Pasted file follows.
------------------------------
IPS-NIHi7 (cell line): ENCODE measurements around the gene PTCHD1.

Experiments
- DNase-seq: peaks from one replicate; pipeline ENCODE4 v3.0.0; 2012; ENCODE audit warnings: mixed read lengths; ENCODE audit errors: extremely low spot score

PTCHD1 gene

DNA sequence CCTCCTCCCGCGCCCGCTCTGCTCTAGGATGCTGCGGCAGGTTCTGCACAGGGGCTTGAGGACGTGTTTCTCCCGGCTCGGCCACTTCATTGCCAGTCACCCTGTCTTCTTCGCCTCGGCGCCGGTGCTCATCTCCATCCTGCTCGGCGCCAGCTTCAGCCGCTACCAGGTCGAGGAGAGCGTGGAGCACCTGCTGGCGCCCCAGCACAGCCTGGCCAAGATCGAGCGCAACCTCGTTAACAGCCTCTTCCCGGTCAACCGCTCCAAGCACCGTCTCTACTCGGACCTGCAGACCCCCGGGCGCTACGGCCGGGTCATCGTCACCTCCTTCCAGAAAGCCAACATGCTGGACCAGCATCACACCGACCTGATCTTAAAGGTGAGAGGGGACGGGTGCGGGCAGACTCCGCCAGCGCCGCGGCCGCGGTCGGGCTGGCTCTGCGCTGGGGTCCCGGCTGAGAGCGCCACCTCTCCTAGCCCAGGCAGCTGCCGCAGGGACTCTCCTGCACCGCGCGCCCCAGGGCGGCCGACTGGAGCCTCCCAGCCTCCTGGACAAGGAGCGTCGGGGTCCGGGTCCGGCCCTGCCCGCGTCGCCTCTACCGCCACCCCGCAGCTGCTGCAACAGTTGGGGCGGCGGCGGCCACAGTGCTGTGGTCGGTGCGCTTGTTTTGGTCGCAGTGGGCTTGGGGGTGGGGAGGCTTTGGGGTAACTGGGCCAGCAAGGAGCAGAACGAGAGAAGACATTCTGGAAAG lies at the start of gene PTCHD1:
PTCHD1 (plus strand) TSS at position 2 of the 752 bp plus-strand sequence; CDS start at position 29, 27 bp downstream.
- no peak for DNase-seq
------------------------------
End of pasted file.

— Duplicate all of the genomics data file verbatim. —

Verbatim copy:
IPS-NIHi7 (cell line): ENCODE measurements around the gene PTCHD1.

Experiments
- DNase-seq: peaks from one replicate; pipeline ENCODE4 v3.0.0; 2012; ENCODE audit warnings: mixed read lengths; ENCODE audit errors: extremely low spot score

PTCHD1 gene

DNA sequence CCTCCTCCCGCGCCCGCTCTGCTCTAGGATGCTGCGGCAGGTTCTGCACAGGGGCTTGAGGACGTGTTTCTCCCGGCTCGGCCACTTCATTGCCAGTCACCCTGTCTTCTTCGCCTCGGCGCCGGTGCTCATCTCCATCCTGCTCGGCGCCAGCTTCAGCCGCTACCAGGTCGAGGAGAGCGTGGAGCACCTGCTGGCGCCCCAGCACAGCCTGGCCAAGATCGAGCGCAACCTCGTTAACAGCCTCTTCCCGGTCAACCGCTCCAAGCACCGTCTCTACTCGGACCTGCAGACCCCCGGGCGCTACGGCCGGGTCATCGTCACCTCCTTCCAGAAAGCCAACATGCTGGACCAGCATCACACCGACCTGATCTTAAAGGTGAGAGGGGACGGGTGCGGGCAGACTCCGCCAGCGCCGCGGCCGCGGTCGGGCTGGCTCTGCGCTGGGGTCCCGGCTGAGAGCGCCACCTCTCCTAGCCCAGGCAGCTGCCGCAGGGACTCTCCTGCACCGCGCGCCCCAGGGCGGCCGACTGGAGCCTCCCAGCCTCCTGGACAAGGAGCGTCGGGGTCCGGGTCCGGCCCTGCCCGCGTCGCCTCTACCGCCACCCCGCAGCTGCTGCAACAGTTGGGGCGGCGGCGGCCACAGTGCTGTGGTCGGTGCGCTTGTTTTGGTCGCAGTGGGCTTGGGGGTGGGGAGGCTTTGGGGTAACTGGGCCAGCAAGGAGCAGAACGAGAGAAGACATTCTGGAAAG lies at the start of gene PTCHD1:
PTCHD1 (plus strand) TSS at position 2 of the 752 bp plus-strand sequence; CDS start at position 29, 27 bp downstream.
- no peak for DNase-seq